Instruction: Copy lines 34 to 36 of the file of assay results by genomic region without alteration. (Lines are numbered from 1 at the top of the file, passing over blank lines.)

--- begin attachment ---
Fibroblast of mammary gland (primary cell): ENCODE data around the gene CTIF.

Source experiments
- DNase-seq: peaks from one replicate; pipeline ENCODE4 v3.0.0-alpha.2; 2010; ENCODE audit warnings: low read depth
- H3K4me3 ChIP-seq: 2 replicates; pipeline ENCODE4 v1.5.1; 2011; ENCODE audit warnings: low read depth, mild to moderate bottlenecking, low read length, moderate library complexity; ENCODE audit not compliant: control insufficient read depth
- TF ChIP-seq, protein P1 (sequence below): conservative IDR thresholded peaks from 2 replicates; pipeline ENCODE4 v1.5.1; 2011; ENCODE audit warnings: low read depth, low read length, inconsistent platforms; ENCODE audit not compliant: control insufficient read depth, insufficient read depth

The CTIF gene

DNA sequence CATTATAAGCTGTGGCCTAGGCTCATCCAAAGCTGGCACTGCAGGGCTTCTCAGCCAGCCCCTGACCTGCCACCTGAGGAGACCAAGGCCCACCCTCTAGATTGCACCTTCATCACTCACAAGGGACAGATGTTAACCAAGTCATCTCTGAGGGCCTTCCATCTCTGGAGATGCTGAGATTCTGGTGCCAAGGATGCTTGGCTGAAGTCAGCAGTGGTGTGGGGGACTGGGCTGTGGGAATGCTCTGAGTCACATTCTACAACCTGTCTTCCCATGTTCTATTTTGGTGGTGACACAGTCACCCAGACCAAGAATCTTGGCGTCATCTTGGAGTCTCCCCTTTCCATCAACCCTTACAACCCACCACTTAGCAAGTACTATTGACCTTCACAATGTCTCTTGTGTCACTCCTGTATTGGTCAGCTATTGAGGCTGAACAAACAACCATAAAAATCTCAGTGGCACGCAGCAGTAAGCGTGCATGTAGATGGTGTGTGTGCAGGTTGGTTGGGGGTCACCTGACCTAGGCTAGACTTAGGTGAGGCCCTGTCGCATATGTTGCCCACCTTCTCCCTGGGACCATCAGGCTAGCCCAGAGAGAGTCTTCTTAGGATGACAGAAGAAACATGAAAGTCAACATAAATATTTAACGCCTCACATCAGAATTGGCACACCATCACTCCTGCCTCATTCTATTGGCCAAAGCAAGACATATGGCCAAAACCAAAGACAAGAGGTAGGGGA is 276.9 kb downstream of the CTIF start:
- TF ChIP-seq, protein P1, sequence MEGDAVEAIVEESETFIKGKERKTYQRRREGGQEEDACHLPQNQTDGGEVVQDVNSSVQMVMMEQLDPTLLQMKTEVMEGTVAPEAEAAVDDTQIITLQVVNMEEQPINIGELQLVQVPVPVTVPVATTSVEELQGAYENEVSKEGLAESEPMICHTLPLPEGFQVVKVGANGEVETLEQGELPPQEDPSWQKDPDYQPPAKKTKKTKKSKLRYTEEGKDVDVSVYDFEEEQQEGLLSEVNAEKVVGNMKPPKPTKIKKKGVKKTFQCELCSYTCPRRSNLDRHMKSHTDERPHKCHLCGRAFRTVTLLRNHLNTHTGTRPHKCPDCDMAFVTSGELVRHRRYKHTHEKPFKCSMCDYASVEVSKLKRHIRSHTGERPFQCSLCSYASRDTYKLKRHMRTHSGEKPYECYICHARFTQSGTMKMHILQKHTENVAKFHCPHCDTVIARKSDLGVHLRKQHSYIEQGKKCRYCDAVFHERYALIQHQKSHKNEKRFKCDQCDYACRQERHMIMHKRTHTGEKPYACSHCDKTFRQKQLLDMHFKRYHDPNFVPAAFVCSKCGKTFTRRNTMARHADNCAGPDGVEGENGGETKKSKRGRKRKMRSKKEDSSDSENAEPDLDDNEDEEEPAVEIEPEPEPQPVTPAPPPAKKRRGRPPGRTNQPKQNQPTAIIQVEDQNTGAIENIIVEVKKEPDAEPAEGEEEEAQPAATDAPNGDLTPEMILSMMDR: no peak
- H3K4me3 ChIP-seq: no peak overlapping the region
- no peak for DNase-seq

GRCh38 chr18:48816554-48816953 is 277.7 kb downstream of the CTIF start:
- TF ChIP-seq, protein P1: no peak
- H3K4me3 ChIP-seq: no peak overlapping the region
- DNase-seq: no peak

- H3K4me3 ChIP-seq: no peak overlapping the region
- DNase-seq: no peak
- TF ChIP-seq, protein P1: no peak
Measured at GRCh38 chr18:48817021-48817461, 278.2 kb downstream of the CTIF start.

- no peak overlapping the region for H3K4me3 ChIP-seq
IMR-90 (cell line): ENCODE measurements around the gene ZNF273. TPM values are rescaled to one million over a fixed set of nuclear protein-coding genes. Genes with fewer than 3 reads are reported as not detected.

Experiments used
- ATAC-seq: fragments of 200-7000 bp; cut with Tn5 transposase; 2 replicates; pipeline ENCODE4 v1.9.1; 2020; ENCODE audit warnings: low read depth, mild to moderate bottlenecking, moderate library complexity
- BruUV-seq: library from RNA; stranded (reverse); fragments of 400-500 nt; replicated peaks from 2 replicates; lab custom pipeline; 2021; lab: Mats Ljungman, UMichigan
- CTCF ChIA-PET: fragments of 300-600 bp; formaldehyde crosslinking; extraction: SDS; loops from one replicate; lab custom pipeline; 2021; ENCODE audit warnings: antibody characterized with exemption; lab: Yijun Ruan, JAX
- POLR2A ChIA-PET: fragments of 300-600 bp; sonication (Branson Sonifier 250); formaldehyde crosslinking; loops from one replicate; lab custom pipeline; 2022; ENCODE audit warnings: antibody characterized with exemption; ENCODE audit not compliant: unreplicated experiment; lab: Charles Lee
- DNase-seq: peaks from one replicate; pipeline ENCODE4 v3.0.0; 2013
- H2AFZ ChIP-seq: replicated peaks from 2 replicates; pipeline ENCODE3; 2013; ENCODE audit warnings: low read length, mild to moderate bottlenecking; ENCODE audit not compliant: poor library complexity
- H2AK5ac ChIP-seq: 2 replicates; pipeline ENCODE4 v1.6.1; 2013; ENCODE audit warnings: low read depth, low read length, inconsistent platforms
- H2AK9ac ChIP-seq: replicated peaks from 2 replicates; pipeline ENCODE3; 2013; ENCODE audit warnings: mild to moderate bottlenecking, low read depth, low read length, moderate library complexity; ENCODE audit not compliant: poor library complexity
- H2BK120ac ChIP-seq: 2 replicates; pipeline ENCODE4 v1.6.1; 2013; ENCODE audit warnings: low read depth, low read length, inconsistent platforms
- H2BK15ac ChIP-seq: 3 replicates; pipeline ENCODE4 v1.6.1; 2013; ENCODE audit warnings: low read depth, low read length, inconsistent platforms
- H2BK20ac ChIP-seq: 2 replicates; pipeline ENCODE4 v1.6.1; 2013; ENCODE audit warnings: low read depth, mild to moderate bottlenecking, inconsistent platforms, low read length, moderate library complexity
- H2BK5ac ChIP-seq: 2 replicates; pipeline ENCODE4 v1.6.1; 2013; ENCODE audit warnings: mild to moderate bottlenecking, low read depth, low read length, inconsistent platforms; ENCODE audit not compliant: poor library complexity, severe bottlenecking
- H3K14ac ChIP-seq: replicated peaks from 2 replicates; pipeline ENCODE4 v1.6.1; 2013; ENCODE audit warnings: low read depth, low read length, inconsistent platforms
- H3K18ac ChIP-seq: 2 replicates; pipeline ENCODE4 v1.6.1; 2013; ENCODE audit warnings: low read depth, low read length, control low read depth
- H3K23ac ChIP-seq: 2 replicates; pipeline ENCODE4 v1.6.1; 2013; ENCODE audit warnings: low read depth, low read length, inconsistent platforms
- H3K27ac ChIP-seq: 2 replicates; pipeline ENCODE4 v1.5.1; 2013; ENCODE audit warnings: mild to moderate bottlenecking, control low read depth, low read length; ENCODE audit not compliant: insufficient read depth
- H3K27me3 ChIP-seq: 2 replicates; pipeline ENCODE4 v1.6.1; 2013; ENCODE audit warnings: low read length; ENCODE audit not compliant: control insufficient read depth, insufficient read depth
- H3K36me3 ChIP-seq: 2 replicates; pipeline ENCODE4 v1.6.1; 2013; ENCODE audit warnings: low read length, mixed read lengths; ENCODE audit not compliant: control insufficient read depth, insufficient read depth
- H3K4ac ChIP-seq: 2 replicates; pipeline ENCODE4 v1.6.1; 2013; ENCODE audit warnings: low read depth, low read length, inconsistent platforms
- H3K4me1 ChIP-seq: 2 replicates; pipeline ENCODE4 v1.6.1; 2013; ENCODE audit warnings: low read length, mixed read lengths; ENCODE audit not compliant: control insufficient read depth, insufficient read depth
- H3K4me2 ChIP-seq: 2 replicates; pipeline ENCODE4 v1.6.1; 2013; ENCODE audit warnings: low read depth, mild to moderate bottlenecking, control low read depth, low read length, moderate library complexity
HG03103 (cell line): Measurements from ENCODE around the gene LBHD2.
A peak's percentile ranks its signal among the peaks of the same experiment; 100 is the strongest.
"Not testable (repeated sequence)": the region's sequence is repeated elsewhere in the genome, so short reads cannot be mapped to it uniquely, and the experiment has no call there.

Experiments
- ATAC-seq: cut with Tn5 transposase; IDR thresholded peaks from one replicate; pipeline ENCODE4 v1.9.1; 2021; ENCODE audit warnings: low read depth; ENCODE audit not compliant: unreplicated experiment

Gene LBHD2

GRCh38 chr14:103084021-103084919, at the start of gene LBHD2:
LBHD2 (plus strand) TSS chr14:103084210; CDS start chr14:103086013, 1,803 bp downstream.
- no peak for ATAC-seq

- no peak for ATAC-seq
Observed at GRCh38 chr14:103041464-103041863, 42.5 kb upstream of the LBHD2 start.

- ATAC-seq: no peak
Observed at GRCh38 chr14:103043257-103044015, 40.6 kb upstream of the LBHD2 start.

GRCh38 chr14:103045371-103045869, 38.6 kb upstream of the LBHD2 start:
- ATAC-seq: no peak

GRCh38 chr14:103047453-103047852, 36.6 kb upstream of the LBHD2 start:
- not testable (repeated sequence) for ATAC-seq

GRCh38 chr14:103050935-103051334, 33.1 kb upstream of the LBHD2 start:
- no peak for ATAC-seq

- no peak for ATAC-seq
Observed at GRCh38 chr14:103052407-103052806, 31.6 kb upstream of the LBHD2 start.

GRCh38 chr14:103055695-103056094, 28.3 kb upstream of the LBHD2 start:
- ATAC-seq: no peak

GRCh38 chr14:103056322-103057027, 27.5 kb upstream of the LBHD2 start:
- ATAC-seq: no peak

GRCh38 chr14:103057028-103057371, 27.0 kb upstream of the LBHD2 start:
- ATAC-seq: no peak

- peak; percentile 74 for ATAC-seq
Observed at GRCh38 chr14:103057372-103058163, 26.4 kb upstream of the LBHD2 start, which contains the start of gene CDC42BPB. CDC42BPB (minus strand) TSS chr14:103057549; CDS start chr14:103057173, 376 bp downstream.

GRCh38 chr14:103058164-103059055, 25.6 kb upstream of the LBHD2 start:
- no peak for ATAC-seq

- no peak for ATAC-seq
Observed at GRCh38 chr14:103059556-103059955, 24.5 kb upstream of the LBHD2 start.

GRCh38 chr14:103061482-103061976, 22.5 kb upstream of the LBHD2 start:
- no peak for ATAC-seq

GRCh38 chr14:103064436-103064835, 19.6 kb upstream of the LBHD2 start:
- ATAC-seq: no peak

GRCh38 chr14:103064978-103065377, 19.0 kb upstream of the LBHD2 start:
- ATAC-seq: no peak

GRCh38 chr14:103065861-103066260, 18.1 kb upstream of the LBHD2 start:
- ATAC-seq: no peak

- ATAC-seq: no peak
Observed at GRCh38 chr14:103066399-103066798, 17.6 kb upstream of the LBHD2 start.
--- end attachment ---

- H3K14ac ChIP-seq: replicated peaks from 2 replicates; pipeline ENCODE4 v1.6.1; 2013; ENCODE audit warnings: low read depth, low read length, inconsistent platforms
- H3K18ac ChIP-seq: 2 replicates; pipeline ENCODE4 v1.6.1; 2013; ENCODE audit warnings: low read depth, low read length, control low read depth
- H3K23ac ChIP-seq: 2 replicates; pipeline ENCODE4 v1.6.1; 2013; ENCODE audit warnings: low read depth, low read length, inconsistent platforms